Retiring might mean an end to the 9-to-5 world, but it doesn't bring an end to financial worries — especially if you have a lot of debt. Not all retirement debt is cause for major stress, but if you have high-interest-rate debt, you definitely want to work out a plan before you leave the workforce for good. Start by taking the following steps.
1. Figure out what you owe
In order to develop an effective debt repayment strategy, you need to take stock of your situation. Make a list of all your debts and then look up the balances on each and the interest rates. You should be able to find this information through your online bank or credit card accounts. Otherwise, you can contact the lender.
Put your debts in an order that makes the most sense to you. Putting the highest interest rate first is usually the smartest way to tackle the situation if you want to get out of debt quickly. But some people may prefer to knock a few smaller debts off their list first before moving onto larger ones.
2. Create a debt repayment plan
Once you know the order in which you want to tackle your debts, figure out how you're going to actually pull it off. You might be able to find a little extra cash each month by altering your budget and cutting discretionary purchases. But when that's not possible, you may have to resort to other tactics.
For example, if you have credit card debt, you might try a balance-transfer card. This temporarily halts the growth of your balance to help you make more progress toward paying off your debt. Or you could try a personal loan. This is essentially trading in one type of debt for another, but it could be a smart move if you have credit card or payday-loan debt that could otherwise balloon unchecked.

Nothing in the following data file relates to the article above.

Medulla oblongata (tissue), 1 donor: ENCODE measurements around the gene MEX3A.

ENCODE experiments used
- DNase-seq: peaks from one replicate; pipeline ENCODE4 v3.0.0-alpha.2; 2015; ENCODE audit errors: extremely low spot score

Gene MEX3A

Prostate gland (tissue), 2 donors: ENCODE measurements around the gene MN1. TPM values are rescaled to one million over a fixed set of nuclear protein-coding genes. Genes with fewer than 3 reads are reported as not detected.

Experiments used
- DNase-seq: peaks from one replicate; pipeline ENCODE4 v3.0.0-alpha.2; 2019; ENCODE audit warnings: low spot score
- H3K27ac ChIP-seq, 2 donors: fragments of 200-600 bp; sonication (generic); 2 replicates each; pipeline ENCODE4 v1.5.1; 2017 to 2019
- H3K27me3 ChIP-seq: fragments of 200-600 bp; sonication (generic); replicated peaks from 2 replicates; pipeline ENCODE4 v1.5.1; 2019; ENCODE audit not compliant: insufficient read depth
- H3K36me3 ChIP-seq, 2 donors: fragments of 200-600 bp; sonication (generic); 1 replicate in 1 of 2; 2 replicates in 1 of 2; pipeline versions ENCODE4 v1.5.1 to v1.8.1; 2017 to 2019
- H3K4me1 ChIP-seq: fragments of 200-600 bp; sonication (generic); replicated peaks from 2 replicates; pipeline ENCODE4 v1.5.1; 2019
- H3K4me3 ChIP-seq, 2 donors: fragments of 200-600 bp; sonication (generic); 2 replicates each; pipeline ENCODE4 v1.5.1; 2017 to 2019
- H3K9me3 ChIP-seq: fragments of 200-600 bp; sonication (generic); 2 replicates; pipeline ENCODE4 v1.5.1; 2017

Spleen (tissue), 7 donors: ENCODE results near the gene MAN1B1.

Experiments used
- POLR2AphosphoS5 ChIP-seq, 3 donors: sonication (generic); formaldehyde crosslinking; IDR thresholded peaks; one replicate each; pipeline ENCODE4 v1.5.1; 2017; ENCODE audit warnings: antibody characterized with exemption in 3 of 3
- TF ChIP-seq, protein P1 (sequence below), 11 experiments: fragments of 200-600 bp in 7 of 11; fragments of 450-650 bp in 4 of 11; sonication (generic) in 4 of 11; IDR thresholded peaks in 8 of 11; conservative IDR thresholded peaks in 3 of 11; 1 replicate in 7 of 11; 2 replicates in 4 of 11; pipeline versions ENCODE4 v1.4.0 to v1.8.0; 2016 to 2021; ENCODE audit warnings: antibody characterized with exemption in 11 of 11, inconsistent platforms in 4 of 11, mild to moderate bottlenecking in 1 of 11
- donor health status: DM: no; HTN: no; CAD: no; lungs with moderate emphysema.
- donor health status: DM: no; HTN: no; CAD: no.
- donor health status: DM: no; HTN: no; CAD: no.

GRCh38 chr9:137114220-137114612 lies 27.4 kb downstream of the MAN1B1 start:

Don't worry so much about low-interest-rate debt, like a mortgage payment. If you're able to pay that off before retirement, that's great. But this type of debt isn't as big of a deal as some of the other types discussed here because it often has predictable payments and low interest rates.
3. Rethink your retirement plan
Now that you know how much debt you have and how you plan to pay it off, you should be able to work out approximately how long until you're debt-free. If you're on the verge of retirement, it's important to review your withdrawal strategy to make sure your budget can accommodate your debt repayments.
If you worry about running out of savings too soon, you might try reducing your spending in retirement. Or you could consider delaying retirement or transitioning slowly into retirement, perhaps working part-time for a while before quitting for good. You could also open up a side business that's more in line with your hobbies if you don't want to continue working at your regular job.
Again, you don't have to have all your debts paid off to retire comfortably. If you budgeted for a regular monthly debt payment in your retirement plan, paying it off throughout your retirement shouldn't cause you any major problems.
But be honest with yourself. Delaying retirement or cutting back on spending may not sound like fun, but it's a better solution than letting your debt continue to spiral out of control and drain your savings too soon.
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